Tree day

Okay, for most people this (or was) Thursday but me it’s Tree day. Why you ask? Well, first I went on my daily walk at lunch to the local library and came across the book The Hidden Life of Trees by Peter Wohlleben.

I’ve just read the foreword but I like what I’ve read. You can read about the author and his book in the article entitled “German Forest Ranger Finds That Trees Have Social Networks, Too” by

Then I came across this article at work today entitled “Scientists report why forests with more tree types grow better, faster over at the West Fargo Pioneer. Of course the article comes from Duluth, Minnesota, where our family has gone on vacation for the last couple of years and where there are lots of trees!

Enjoy!

   

Green Librarian

The earth plays hardball

So it seems to some scientist that at one point, the Earth began life with a hard shell (kind of like a turtle shell) that later developed into the plate tectonics we know today. This is however, just the latest study done in a long-standing debate about plate tectonics and earth.

You can read about the study in the article entitled “Earth probably began with a solid shell: New research suggests that plate tectonics began later in Earth’s history” at Science Daily, courtesy of the University of Maryland . Something tells me that this debate will continue for a while.

Sincerely-

     

Green Librarian

Primates

Today, like most day’s, I received an e-mail asking me to give my support to an environmental cause. This time the Wildlife Conservation Society wanted me to ask Governor Ben Ayade of Cross River State in Nigeria to re-route their highway and save the rainforest habitat of the Cross River Gorilla’s.

Many times I do write the e-mail and in this particular situation, I had just read an article entitled “Most Primate Species Threatened With Extinction, Scientists Find” by

So if you have the time, head on over to the Wildlife Conservation Society’s action page for these beautiful animals and make a difference. As they mention on the page, the project has been scaled back but let’s get them to take the next step had develop it somewhere else.

Good night!

       

Green Librarian

Spring time?

Okay it’s true, I’m a big fan of migrations but I prefer one’s that are on schedule.With all the temperature swings this year, at least here in the Midwest, I’ve been a little worried about the timing.It seems that the sandhill crane migration is already started along the Platte River. The question is, is it too early?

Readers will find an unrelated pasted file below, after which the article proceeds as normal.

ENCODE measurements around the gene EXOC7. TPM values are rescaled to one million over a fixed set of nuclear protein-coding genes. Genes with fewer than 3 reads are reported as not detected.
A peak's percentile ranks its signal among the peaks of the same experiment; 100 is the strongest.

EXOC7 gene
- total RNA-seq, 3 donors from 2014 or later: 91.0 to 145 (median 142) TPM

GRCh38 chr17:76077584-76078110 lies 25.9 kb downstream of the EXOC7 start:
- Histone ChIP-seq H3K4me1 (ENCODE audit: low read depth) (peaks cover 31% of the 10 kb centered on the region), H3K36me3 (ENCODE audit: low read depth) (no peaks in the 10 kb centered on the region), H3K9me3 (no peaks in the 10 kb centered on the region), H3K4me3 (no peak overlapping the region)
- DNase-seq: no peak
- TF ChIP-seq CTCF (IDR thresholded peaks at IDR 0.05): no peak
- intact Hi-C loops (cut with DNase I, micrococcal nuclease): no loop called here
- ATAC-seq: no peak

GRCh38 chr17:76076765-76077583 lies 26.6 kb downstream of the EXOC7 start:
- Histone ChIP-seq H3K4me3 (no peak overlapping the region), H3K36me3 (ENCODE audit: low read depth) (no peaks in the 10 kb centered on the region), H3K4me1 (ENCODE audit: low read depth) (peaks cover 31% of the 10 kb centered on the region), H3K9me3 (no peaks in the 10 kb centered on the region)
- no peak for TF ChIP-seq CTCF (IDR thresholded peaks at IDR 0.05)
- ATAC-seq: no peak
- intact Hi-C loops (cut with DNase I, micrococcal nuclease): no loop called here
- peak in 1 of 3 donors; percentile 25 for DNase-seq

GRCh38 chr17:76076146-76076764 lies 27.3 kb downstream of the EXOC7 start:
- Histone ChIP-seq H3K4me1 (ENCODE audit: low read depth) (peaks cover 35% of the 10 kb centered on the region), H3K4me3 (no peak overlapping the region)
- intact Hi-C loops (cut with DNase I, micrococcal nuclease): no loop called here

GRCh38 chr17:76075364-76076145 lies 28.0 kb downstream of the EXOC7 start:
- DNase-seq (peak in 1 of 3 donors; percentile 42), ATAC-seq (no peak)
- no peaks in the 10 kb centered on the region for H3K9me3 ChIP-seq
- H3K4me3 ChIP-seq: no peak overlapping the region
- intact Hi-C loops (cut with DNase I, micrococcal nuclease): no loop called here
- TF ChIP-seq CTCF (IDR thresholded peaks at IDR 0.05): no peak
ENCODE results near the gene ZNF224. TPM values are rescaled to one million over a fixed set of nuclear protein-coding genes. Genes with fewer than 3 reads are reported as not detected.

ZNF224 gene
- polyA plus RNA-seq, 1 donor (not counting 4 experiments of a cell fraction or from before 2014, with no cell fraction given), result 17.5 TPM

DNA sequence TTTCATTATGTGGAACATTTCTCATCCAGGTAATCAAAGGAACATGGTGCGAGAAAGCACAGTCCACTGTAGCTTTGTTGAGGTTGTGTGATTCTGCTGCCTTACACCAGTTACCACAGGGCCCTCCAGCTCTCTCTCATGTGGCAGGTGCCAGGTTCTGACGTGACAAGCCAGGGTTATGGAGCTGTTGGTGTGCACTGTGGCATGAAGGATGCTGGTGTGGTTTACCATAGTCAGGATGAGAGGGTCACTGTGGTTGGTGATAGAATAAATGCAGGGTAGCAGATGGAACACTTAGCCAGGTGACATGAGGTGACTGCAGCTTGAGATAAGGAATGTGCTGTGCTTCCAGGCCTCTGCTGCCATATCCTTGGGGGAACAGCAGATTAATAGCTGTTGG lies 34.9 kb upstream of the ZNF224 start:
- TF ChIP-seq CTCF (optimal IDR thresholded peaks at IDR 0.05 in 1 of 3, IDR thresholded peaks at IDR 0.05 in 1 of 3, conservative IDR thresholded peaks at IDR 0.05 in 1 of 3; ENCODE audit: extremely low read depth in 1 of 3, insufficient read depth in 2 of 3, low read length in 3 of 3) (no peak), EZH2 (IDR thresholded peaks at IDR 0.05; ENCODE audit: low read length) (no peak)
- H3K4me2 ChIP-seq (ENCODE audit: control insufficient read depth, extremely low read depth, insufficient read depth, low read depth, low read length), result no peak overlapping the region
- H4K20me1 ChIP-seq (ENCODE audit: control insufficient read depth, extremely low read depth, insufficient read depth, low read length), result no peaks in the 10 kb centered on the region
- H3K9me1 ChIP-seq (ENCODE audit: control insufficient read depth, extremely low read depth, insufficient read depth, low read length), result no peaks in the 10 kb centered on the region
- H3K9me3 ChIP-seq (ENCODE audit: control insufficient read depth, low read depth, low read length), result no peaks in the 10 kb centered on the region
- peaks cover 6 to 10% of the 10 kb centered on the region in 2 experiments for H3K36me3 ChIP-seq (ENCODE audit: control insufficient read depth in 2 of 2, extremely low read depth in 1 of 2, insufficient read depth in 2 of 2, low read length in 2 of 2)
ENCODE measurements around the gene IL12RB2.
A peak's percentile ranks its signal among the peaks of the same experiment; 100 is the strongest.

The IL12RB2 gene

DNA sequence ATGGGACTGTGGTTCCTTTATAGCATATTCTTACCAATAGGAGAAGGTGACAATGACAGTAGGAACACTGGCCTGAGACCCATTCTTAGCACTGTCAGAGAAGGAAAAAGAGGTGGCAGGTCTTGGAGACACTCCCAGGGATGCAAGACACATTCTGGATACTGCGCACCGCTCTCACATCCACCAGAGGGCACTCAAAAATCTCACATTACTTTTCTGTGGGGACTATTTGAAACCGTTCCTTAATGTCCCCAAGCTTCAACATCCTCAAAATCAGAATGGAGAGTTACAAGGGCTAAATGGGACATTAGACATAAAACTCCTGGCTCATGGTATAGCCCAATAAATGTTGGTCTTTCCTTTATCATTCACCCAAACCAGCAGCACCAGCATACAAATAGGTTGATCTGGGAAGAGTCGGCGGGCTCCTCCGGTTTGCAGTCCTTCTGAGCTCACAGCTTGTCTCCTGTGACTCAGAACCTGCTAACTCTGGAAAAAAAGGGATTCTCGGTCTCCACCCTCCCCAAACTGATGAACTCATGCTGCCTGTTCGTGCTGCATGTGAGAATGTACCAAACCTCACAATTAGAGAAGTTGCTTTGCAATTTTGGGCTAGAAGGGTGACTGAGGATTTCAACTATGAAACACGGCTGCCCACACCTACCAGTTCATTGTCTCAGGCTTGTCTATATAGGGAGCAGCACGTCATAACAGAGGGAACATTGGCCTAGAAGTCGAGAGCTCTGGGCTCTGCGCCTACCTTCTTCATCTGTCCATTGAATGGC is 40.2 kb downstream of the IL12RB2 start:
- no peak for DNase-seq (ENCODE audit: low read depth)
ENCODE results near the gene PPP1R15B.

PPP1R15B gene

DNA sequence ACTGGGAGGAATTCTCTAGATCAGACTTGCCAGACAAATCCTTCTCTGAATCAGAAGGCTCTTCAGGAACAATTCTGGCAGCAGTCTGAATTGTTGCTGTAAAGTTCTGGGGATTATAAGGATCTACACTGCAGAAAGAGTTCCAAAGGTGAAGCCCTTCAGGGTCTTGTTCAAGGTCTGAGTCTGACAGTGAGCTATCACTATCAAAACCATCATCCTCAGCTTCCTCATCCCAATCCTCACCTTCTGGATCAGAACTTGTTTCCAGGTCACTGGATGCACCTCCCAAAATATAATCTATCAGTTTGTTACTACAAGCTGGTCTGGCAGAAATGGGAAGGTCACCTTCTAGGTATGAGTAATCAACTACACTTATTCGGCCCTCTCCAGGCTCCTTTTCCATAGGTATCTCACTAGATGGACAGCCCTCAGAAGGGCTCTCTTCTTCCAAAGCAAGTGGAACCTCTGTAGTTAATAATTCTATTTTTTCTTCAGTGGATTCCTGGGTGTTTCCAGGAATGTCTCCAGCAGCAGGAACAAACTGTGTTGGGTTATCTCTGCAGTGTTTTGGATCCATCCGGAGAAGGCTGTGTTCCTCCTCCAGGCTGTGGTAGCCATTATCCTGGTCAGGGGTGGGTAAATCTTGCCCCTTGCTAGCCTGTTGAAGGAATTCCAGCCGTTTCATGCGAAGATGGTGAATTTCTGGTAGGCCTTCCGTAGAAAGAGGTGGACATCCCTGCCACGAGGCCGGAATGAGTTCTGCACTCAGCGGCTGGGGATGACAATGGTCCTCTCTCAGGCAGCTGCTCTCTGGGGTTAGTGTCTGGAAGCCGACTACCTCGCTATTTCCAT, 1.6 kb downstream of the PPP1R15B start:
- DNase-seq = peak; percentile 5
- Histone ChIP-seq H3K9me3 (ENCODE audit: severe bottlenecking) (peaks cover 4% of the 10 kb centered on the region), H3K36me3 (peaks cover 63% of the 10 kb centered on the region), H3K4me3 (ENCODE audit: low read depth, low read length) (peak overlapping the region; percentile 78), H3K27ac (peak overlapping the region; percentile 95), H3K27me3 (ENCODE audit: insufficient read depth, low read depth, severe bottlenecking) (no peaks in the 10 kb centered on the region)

Just like last night, I have two articles but this time, they’re both on the crane migration. The first one is entitled “‘Magical’ crane season only weeks away” by over at the Lincoln Journal Star. It gives the details on when and where.

Enjoy!

  

Green Librarian

Solar storms & beaching

With this recent story over all over the news including NPR entitled “As 200 More Whales Are Stranded In New Zealand, Heroics Turn To Heartbreak” by , many scientist  wonder, why do these mass beachings continue to occur?

That brings us to this article from a few days ago entitled “Are Solar Storms Causing Mysterious Sea Animal Beachings?” by Kacey Deamer over at LiveScience. Unfortunately it’s a very timely topic. 

Sincerely-

   

Green Librarian

 

Nature in the community

nbsp; It’s nice to hear about programs that are close to home. This one is located in Florissant, Missouri and serves the students of the Ferguson-Florissant School District. The article is entitled “How Access to Nature During The School Year Can Help Students Thrive

Sincerely-

       

Green Librarian

 

 

Buffalo north of the border

So a century later, buffalo are once again roaming in Banff National Park, Canada’s oldest national park. That according to the article entitled “After More Than A Century, Bison Return To Canada’s Oldest National Park” by over at NPR. First Indiana (check out the post Indiana, bison and car and now Alberta, Canada.

Sincerely-

   

Green Librarian